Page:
• Justification for Collecting Urgent Care Data to Broaden Syndromic Surveillance
    Strategy and Approach to Onboarding Emergency Medical Services (EMS) Data Into a Syndromic Surveillance System
  • Characterizing Deaths Related to Hurricane Michael Using Vital Statistics Data
  • Characterizing Differences In Care Seeking Behavior in Emergency Departments and Free-Standing Emergency Departments in Florida

These projects focused on data onboarding and data usage for a variety of data sources within ESSENCE-FL.

As a DO student at PCOM South Georgia, in addition to the current histological pathology research, I have worked with professor Leslie McIntosh, PhD, and fellow DO classmates Derek T. George, Travis Tuck and Cody Hyatt on a case report for anatomical variations seen within our cadaver’s forearm extensor compartment.

What were your responsibilities in this research project?

In the ongoing PCOM South Georgia histological pathology research project, we worked as a group to determine what type of project we wanted to pursue. I was responsible for compiling a list of ideas that we submitted to Dr. Arya and Dr. Dhiman for approval. Once we settled on a project focus, we collaboratively wrote up a project plan, budget, and projected timeline. After our project was approved for funding, we worked with Dr. Arya and Dr. Dhiman to take samples from each of the 12 cadavers for histological slides. We will be reviewing these slides in the near future and presenting our findings.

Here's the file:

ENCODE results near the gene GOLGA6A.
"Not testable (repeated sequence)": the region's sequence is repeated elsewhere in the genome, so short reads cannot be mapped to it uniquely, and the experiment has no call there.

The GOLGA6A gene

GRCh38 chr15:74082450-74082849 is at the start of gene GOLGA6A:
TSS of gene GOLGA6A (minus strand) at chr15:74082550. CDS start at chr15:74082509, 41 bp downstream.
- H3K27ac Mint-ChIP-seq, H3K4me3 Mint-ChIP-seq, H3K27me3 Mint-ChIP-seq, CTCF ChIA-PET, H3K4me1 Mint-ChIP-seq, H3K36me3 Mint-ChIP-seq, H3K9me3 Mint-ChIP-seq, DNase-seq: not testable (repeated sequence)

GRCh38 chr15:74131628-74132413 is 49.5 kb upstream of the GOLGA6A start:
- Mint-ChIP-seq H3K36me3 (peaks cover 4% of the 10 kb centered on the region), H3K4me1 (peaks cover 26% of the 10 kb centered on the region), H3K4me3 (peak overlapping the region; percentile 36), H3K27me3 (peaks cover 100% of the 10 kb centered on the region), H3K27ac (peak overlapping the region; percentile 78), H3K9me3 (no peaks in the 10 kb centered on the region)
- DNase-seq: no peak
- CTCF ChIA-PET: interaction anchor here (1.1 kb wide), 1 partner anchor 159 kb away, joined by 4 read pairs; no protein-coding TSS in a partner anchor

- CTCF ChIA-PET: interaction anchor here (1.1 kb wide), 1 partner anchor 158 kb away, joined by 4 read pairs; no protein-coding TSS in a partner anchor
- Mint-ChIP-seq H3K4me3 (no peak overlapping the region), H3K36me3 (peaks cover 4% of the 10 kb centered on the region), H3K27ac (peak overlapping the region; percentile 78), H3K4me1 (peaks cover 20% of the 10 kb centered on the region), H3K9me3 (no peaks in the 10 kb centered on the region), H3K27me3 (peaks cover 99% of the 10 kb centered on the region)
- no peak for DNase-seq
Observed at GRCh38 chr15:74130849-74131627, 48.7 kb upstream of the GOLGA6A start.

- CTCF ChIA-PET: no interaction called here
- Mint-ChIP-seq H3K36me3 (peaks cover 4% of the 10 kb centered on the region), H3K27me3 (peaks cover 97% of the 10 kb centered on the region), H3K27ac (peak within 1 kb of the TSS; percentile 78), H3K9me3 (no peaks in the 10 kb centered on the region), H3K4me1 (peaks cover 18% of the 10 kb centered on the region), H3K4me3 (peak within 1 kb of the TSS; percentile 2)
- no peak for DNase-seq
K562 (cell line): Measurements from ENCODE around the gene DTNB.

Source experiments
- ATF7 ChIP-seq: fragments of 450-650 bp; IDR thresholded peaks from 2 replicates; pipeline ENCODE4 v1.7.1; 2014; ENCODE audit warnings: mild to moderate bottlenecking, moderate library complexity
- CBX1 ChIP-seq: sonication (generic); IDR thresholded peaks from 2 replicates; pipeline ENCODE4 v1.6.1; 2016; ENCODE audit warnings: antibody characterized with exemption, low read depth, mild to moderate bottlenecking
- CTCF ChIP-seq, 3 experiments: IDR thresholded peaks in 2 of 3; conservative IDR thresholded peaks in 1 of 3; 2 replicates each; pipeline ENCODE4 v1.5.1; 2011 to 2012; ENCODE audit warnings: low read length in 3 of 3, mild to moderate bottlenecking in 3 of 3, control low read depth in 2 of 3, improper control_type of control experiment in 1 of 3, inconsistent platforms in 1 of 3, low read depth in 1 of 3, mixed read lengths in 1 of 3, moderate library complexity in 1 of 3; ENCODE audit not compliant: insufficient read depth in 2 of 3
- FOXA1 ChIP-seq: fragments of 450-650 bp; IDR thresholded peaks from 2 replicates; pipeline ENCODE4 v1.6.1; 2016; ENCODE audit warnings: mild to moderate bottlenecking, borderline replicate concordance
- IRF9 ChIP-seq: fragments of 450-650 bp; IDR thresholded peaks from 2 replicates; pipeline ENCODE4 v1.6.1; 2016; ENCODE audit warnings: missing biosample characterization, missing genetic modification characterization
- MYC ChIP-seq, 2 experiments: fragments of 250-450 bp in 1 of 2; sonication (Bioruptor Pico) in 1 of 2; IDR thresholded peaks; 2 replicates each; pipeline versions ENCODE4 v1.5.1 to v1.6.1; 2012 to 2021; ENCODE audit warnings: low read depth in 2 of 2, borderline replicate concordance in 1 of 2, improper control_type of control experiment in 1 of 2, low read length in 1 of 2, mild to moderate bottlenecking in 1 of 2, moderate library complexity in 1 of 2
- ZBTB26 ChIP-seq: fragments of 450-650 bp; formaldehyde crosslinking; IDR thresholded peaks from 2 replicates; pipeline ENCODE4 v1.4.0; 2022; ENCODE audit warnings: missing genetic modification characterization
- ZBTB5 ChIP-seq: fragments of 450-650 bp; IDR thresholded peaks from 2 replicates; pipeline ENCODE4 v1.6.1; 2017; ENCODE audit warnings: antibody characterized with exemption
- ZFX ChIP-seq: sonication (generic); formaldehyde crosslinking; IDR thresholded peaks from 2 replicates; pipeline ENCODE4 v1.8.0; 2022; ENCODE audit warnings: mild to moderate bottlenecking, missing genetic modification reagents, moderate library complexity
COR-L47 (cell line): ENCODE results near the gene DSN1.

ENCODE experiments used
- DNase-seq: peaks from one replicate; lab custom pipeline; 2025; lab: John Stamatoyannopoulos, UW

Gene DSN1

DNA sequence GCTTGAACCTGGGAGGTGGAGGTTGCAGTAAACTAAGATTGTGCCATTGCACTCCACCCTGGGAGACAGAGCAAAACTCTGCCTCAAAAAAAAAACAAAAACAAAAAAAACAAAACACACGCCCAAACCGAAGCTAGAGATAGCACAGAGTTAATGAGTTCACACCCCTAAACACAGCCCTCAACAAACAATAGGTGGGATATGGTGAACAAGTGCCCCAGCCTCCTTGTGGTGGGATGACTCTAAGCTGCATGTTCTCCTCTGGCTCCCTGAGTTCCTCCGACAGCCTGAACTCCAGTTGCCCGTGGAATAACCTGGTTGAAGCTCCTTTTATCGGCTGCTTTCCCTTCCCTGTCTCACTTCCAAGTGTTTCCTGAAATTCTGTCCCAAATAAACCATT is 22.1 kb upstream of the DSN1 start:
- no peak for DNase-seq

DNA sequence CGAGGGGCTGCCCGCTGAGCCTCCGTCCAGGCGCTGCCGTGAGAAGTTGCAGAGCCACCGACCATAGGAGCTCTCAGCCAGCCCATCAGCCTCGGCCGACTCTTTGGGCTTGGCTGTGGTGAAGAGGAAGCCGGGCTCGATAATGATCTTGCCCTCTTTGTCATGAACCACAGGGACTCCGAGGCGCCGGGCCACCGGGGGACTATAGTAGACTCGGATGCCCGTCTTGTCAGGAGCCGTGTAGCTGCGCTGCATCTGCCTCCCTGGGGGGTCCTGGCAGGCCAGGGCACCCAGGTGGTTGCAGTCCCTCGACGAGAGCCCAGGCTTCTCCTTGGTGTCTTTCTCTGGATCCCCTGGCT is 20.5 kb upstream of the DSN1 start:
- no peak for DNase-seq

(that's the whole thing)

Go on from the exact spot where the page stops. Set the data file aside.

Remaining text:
What is the broader impact of your research?

While the research is conducted on cadavers, it is much like primary research, wherein the actual research does not impact the research subjects, but instead, the results can be used to impact health and healthcare decisions as it relates to improving health outcomes for others. Through this research, we hope to better characterize systemic atherosclerosis as seen within the population of the southeastern United States. Public policy and healthcare decisions can use this characterization to impact and improve outcomes related to atherosclerosis disease.

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  • About PCOM South Georgia

    Philadelphia College of Osteopathic Medicine (PCOM) extended its commitment to the Southeast by establishing PCOM South Georgia, an additional teaching location in Moultrie, Georgia. PCOM South Georgia offers both a full, four-year medical program leading to the Doctor of Osteopathic Medicine (DO) degree and a Master of Science in Biomedical Sciences degree. PCOM is a private, not-for-profit institution which trains professionals in the health and behavioral sciences fields. Joining PCOM Georgia in Suwanee in helping to meet the healthcare needs of the state, PCOM South Georgia focuses on educating physicians for the South Georgia region. The medical campus, which welcomed its inaugural class of medical students in August 2019, has received accreditation from the American Osteopathic Association's Commission on Osteopathic College Accreditation. For more information, visit pcom.edu/southgeorgia or call 229-668-3110.